Mr Filmer explains, “When you walk into Super Butcher you will get service like you wouldn’t get anywhere else.” Shoppers are greeted by a member of the staff who will not only show them around but will explain how to use and prepare the product. They will indulge the shopper with examples and recommended cooking styles. “Our customer service is something that we value very highly,” says Mr Filmer. “You can rely on it.”

There are other things to watch out for once in the store, even if one is low on time and only looking for a few staples. Super Butcher regularly hosts sales that are advertised via newsletter to around 100,000 subscribers as well as on the company website, and on its Facebook site, offering excellent deals on things like a very popular line of Rib Eye Fillets, where, for example, a shopper can buy five for the price of three. Super Butcher also offers Marbled Beef which is one of those products that is typically destined for overseas. Thanks to its strong supplier base, Super Butcher can always pull some strings to get a good amount of this product in its shop and sell it at a very reasonable price. It’s very good quality meat and always a great deal. Another pleasant surprise is the fact that Super Butcher will deliver its products anywhere in SE Queensland, Sydney and Melbourne.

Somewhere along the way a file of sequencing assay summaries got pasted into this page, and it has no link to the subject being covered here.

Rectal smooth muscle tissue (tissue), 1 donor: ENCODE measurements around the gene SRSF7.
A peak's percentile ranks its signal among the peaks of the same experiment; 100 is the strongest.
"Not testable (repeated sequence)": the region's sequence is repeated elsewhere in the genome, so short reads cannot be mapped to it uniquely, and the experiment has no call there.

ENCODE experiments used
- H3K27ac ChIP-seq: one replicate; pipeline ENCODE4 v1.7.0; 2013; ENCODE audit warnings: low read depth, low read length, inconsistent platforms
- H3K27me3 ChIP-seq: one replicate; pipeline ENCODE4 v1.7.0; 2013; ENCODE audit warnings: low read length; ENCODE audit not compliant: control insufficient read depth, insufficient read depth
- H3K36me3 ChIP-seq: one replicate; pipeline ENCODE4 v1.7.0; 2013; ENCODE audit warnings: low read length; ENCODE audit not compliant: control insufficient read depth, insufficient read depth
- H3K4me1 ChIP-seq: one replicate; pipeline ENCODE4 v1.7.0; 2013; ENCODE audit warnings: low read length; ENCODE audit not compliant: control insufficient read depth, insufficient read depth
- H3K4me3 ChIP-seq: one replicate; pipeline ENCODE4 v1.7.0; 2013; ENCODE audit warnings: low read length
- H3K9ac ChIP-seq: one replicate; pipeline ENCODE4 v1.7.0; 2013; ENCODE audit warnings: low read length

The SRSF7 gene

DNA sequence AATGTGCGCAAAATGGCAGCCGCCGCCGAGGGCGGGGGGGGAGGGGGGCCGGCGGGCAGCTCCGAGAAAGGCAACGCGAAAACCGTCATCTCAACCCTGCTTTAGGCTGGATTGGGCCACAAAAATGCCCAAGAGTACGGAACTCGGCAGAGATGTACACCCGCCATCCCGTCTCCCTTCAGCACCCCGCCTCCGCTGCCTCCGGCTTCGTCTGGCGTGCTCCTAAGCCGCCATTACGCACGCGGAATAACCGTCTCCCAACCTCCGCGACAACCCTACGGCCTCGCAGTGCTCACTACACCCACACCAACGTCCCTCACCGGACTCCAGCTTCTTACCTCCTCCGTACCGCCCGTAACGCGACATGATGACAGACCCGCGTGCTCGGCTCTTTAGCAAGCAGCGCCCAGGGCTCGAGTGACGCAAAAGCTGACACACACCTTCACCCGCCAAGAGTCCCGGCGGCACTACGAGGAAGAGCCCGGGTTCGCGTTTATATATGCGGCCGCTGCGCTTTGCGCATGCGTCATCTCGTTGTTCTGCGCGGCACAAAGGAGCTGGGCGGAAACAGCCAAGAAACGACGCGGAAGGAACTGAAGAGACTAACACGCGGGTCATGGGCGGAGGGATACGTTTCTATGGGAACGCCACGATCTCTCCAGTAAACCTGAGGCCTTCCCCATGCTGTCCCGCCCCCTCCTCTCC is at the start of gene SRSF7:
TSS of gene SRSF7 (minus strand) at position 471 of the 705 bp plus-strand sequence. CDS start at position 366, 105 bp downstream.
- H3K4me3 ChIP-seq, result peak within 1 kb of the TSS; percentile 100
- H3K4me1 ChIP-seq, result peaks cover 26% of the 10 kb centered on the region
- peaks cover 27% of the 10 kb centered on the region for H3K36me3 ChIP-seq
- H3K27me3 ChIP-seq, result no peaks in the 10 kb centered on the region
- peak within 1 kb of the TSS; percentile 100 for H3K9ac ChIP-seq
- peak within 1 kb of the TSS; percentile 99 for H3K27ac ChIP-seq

Super Butcher always has its eye on the pastoral industry, and maintains solid relationships with its suppliers, giving the company a competitive advantage in the marketplace. With ongoing access to a variety of high grade meats, there are exciting opportunities ahead. Super Butcher is planning to open upwards of 30 new outlets over the next three years to increase its footprint throughout Australia. Keep your eyes open for a store opening near you.

Making Sense of Management

Management is the art, or science, of getting things done through people. Sounds fairly straightforward – except for the fact that people are not robots waiting to do our bidding. People have their own minds, motivations, and goals. So how do managers keep operations – and the people behind them – running as planned?

November 21, 2018, 3:44 AM AEDT